SOUTH BEND, Ind. -- Notre Dame wants to keep offenses guessing where Jaylon Smith will be. Opponents can rest assured, however, that he will be on the field for darn near every snap this fall.
Smith, the dog-turned-will linebacker, found himself playing inside more toward the latter half of the Irish's spring season, part of an effort to broaden his presence and account for a lack of depth among the interior linebackers. So the former five-star prospect spent much of March and April getting acclimated with seeing the game from a different view.
Whereas Smith spent his freshman campaign outside at dog linebacker in what was a 3-4 base, he now heads into his sophomore season with more inside responsibilities at will linebacker, looking to hone his skill set and develop the kind of confidence that comes with having a QB-like role on the defense.
"Watching guys like the great Manti Te'o controlling things and regulating things from inside, and that’s something I’m looking forward to doing," Smith said. "You really just have to take it in stride and just keep getting better. We’ll go back, watch film, make corrections and apply it to our football IQ."
The Fort Wayne, Ind. native is the Irish's leading returning tackler from last season, with 67 stops in 13 starts during his rookie campaign last season. He had described his role earlier in the spring in new coordinator Brian VanGorder's scheme as a Sam/Mike hybrid, before making the switch roughly five practices in.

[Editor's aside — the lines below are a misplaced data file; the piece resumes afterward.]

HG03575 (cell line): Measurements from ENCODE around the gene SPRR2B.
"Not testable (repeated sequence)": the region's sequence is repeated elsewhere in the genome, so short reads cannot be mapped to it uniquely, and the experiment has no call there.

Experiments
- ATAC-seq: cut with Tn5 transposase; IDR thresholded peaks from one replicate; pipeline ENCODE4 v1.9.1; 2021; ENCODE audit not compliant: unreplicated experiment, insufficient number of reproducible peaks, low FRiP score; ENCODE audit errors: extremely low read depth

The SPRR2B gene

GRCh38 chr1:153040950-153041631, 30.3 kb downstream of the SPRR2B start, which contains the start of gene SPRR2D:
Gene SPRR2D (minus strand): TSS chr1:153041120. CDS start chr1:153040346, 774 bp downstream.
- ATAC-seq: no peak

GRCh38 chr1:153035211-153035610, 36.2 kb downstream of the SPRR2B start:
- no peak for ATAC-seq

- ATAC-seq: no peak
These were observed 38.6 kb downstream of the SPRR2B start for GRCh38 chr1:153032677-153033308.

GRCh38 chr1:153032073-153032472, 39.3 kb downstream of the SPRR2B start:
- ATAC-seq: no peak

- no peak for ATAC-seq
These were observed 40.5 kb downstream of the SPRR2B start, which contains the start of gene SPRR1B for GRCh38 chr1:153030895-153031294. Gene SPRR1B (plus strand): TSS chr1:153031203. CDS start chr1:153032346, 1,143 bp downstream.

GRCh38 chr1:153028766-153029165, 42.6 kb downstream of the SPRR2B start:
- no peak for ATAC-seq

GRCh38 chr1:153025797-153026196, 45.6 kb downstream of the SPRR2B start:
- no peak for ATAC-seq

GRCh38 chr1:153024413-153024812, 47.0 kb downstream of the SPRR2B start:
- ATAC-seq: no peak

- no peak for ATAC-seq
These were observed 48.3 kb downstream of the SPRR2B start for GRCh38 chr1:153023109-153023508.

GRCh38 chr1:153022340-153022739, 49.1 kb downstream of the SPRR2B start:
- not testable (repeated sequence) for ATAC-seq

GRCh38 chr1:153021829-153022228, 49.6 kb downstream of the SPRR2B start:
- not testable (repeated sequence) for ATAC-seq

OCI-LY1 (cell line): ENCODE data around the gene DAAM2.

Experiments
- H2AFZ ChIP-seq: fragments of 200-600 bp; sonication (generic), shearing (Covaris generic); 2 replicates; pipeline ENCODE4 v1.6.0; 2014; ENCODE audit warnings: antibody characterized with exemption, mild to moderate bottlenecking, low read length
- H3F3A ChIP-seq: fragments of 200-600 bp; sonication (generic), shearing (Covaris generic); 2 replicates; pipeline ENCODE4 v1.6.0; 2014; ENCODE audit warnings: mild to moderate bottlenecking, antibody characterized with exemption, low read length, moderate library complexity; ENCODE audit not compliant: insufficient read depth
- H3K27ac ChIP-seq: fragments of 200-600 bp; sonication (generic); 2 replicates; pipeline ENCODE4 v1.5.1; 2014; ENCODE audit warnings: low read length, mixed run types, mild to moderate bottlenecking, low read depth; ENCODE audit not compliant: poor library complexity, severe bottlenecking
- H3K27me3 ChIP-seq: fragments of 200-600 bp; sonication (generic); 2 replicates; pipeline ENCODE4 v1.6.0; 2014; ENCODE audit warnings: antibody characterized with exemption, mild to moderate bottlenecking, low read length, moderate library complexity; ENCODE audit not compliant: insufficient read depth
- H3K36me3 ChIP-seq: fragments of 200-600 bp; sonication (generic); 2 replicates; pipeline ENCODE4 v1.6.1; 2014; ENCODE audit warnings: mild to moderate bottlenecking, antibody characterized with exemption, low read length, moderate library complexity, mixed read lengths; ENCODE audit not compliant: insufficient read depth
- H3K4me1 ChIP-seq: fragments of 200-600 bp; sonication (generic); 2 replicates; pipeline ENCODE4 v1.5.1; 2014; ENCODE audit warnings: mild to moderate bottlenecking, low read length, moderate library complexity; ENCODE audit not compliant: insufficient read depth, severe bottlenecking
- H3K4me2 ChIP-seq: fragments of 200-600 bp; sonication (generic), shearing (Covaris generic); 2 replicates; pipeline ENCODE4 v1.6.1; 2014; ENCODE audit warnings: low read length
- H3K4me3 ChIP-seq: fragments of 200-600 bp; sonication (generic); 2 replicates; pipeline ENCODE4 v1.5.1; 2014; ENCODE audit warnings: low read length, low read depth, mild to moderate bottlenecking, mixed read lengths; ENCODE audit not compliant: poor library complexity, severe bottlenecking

With former starting safety-turned-cornerback Matthias Farley entering the picture for nickel packages, the Irish simply did not -- and could not -- take the precocious Smith off the field. The early returns were promising.
"He has to find a comfort level in there, he has some work to do, but he shows signs of being an outstanding player there," outside linebackers coach Bob Elliott said. "Jaylon Smith has great instincts and he has a super attitude. He came here as a five-star recruit, the best in the country, and you’d never really know it. He was like a sponge. Here to learn. He was a quick study. Now he’s doing the same thing here. He’s not any different than he was before he had that year. He’s still humble and works it, doesn’t have all the answers, smart and quick study and still has those wonderful instincts."
Fine-tuning said instincts will be the next step come fall camp. For now, Notre Dame sees plenty of possibilities for its prized prodigy, and he has been more than happy to take the next step for a remodeled defense.
"Every play starts with sight," Smith said. "Beginning of my career, all my life, I’ve seen the game from an outside perspective. It's really getting used to reading offensive linemen from inside-out. Just little things like that. I’ve had 14 practices and the spring game to actually get the hang of it. It’s going good."